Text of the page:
Accountant Reconsiders Plea in Online Charter School Founder's Tax Fraud
An accountant charged with helping the founder and former CEO of Pennsylvania’s largest online charter school avoid federal income taxes on more than $8 million siphoned from the school has reconsidered a guilty plea, the accountant’s defense attorney told the Associated Press Monday.
Attorney Stan Levenson previously told the AP that Neil Prence would plead guilty Monday to conspiracy to commit tax fraud. But Prence’s appearance before a federal judge in Pittsburgh was postponed until Sept. 28 after Levenson said Prence “needs additional time to consider” the plea.
Prence is charged along with Nicholas Trombetta, 61, who pleaded guilty to the fraud last month involving the Pennsylvania Cyber Charter School.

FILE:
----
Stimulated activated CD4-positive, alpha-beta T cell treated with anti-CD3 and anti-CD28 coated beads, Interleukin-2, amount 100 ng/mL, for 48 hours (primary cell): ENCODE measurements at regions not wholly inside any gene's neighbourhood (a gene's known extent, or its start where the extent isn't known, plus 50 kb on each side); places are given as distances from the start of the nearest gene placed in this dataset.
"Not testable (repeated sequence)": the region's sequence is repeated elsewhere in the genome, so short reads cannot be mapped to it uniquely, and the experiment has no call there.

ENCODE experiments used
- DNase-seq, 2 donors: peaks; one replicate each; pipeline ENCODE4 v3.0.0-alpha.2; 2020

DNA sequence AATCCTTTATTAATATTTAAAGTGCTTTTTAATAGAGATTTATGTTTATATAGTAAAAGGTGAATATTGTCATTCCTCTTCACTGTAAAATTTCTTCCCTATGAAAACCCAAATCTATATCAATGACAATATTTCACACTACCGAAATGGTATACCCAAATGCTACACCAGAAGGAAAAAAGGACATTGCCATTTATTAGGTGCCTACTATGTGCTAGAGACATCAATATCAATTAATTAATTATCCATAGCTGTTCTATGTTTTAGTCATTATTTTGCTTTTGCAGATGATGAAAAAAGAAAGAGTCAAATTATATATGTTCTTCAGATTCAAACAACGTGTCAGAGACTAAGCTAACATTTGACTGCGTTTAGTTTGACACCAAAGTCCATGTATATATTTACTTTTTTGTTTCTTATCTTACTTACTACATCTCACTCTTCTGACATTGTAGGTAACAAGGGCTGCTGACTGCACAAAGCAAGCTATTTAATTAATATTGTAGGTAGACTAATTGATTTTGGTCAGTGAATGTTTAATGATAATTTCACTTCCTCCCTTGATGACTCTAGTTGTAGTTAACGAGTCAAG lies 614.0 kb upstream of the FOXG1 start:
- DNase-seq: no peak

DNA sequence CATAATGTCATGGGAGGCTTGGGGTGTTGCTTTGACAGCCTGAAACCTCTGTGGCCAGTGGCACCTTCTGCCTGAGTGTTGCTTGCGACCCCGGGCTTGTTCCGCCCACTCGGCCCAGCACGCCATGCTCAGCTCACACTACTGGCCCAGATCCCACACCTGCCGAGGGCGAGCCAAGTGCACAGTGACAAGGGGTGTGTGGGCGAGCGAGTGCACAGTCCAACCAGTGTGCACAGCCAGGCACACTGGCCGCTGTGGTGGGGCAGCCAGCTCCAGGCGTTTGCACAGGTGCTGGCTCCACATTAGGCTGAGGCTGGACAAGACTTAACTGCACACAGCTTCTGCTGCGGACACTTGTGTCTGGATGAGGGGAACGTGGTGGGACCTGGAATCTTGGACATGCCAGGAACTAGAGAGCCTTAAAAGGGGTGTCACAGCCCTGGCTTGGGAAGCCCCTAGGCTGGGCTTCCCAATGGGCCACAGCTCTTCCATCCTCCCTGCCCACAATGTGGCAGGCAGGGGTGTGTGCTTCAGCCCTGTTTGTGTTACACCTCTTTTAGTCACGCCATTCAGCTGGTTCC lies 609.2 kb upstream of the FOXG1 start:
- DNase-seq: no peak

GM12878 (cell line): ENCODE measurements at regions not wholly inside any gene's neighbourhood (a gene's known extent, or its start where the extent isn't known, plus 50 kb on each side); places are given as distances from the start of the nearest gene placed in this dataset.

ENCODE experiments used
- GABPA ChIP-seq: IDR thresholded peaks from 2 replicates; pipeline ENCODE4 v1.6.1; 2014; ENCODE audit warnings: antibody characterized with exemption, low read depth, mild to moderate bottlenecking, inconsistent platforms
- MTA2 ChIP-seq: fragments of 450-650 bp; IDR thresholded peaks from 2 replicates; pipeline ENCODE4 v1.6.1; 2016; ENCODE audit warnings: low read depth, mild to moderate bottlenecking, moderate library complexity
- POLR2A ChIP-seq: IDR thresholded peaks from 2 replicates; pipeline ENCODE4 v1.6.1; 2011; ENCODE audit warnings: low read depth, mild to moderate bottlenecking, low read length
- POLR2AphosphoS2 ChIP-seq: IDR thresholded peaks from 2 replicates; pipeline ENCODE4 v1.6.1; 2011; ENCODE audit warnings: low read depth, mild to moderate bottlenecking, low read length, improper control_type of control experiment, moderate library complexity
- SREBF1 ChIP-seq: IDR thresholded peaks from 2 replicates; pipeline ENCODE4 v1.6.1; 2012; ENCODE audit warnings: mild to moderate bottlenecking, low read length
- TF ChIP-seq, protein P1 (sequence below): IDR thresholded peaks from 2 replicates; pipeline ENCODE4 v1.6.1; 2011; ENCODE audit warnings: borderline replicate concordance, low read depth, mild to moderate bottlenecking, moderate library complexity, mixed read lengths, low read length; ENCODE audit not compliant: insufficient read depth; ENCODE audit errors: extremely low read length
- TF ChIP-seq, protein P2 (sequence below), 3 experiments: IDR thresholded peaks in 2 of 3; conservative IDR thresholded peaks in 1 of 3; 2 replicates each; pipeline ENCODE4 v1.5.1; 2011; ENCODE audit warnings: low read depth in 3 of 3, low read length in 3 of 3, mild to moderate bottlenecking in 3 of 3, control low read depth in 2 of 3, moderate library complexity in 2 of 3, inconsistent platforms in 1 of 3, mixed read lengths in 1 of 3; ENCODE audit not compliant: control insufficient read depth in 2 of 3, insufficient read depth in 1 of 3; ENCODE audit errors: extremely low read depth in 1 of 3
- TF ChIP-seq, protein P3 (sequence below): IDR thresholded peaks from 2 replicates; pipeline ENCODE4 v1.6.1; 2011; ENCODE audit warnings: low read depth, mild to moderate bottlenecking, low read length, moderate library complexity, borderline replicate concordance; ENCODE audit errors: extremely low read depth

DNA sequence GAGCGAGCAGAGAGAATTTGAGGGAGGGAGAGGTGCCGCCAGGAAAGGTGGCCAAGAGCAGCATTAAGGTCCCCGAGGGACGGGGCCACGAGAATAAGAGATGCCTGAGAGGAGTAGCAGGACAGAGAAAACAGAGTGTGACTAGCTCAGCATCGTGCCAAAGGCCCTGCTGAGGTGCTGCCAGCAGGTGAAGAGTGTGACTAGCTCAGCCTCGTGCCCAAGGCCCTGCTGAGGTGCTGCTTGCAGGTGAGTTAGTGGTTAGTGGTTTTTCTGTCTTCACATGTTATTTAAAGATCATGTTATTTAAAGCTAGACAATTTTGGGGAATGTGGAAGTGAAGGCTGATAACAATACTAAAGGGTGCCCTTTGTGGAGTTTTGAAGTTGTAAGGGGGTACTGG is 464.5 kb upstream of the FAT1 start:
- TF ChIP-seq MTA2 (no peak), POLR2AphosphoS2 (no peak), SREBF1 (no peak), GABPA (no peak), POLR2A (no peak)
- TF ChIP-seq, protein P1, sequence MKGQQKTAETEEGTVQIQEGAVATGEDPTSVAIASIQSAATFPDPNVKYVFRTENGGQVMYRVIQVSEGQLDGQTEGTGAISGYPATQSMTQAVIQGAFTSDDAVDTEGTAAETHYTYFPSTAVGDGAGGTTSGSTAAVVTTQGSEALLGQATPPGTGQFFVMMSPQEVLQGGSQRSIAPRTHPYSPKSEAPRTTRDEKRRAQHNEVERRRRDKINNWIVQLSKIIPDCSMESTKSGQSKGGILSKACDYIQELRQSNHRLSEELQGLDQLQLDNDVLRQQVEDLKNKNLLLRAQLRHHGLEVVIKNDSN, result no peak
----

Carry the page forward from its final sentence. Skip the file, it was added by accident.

The Midland-based school — more commonly known as PA Cyber — accepts public students from districts throughout the state that pay it to educate children. The school had more than 11,000 students when Trombetta was charged three years ago, and still has more than 9,000, according to the AP.
Trombetta acknowledged using the school’s money to purchase, among other things, a $933,000 condominium in Florida, houses in Ohio for his mother and girlfriend, a $300,000 plane and other personal expenses. Trombetta reportedly stashed most of the money away in retirement, the AP said. He’ll be sentenced Dec. 20.
Before Monday’s hearing, Levenson told the AP that “Prence is a well-respected professional with no prior criminal history. He has taken responsibility for his conduct and will be seeking a non-incarceration sentence.”
Levenson didn’t say why Prence decide to reconsider the guilty plea.
Richard Chang is associate editor of THE Journal. He can be reached at [email protected].